Earlier this week I gave a comment for the Portugal's Expresss magazine article on ECB policy: http://expresso.sapo.pt/mario-draghi-descola-da-austeridade-demasiado-tarde=f887024
Here is the full comment I provided:
Q: Can we talk of a “change” in the mood regarding austerity policies after the Draghi’s Jackson Hole speech – too little is worse than too much?
A: Mario Draghi's speech at Jackson Hole was significant for a number of reasons.
Firstly, it is an important signal of the ongoing gradual re-orientation of the ECB attention away from technical inflation targeting toward more detailed consideration of the inflation-leading fundamentals. Technical targeting is still there, but the focus is moving toward the real economy. This is a signal that reinforces, tacitly, previous policy bases, especially the concept behind the TLTROs as opposed to traditional LTROs, as well as the structured asset purchases programme currently in design.
Secondly, the speech clearly signalled the ECB's return to direct opposition to the EU-led structural reforms policies. Specifically, Darghi's focus on unemployment signals growing frustration within the ECB that structural reforms are not working due to their poor implementation, unambitious design and for cyclical reasons. While the media opted to focus on the latter point, dealing with the issues of cyclical timing, and thus with 'austerity' policies, in my view, longer term perspective inherent in Mr Draghi's emphasis on unemployment warrants the view that the ECB is once again moving to pressure Euro area leaders to stay the course of reforms over the long run, even if temporarily opening the door to easing the pressures of reforms in the immediate future.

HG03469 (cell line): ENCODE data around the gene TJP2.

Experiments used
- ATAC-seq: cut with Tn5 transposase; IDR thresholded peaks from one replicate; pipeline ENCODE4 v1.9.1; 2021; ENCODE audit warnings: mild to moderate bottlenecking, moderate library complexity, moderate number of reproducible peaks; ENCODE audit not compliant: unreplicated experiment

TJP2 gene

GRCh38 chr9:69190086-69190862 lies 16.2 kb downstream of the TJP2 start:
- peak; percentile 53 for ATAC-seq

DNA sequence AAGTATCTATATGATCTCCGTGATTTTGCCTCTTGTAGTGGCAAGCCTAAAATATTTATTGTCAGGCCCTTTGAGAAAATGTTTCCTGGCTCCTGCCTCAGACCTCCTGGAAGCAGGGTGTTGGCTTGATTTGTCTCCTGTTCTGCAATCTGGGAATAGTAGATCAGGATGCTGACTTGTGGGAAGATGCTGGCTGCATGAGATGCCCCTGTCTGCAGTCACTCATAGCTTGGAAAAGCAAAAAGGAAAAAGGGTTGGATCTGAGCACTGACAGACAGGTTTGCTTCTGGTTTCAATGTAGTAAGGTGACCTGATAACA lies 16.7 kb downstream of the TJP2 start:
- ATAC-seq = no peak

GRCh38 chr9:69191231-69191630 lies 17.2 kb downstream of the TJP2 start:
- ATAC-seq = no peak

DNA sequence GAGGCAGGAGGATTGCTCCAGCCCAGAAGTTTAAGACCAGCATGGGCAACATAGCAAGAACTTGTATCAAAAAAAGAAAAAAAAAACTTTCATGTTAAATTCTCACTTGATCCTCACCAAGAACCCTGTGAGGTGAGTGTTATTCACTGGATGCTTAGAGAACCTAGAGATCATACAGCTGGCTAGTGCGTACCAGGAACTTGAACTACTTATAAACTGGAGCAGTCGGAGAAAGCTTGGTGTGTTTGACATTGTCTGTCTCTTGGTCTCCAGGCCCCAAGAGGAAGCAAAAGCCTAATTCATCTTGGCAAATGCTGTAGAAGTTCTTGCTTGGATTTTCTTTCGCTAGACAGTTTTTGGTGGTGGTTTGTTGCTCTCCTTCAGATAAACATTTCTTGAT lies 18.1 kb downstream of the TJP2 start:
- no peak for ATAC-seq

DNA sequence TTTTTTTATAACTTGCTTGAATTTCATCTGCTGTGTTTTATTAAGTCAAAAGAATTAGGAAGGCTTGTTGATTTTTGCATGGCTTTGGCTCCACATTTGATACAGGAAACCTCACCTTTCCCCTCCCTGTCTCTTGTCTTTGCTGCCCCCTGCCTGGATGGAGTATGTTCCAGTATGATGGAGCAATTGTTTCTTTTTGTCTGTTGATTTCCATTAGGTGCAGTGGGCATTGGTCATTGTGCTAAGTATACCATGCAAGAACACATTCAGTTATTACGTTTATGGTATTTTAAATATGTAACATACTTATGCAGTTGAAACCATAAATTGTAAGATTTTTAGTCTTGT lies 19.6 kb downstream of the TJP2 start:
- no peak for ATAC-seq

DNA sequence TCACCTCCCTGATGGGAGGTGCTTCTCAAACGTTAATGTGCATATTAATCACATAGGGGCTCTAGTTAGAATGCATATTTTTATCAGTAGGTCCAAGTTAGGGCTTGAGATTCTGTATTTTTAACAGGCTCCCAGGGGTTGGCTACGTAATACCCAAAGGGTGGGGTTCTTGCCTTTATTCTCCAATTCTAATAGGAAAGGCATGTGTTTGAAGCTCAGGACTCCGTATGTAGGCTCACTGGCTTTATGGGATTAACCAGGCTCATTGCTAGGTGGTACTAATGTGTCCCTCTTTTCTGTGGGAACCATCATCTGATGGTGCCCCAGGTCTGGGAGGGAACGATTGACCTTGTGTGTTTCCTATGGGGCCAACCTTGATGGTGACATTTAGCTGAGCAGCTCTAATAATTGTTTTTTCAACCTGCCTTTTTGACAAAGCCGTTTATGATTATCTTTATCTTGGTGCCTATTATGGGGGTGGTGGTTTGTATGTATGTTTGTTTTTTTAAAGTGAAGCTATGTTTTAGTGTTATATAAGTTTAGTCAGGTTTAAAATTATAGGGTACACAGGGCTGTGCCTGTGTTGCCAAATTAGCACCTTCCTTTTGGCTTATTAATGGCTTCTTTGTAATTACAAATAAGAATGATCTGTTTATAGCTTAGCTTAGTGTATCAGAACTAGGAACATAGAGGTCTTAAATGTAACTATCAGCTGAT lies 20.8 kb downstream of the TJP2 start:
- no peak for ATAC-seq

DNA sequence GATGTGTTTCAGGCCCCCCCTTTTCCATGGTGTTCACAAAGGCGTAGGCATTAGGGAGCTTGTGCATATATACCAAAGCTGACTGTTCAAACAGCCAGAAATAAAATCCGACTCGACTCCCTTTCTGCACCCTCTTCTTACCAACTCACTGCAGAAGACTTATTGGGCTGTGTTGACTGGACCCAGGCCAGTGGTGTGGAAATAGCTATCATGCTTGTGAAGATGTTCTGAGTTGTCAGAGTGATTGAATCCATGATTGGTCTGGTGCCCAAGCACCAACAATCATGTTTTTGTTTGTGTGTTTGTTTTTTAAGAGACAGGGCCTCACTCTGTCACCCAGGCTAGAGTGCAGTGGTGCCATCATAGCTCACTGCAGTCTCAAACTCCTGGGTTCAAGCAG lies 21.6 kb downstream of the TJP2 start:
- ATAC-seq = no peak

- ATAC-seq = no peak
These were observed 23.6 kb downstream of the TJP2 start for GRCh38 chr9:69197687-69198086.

The above two points are very clear from Mr. Draghi's discussion of structural vs cyclical economic impacts of the Great Recession.
Thirdly, it is also clear that Mr. Draghi is positioning ECB closer and closer to deploying an outright large scale quantitative easing (QE). However, he is painfully aware of the fact that traditional QE will risk pushing Euro area sovereigns further away from the necessity to enact painful reforms and that political cycle is starting to reinforce misdirected economic incentives. Furthermore, he is aware that current yields on Government bonds are not only benign, but outright exuberantly optimistic. Thus, the issue, in Mr. Draghi's view, is not how much QE is needed, but rather of what type - a choice being between the traditional QE (sovereign channel), LTROs-based QE (banking channel), asset buying and TLTRO (private supply side channel) or deleveraging supports (private demand side channel).
The problem with ECB's current stance is exactly that its policy innovations so far ignored the last channel which represents most direct route to stimulating demand and investment, and are yet to specify the penultimate channel which represents direct route to a supply side stimulus.
On the balance, Mr. Draghi's speech was far from being 'too little', although it still might be 'too late'. He touched the most important issue bridging supply and demand sides of the economy - employment - but as he notes, structural dimension of unemployment in Europe makes it very hard for the ECB to enact a traditional set of policy tools suitable more for reducing cyclical unemployment.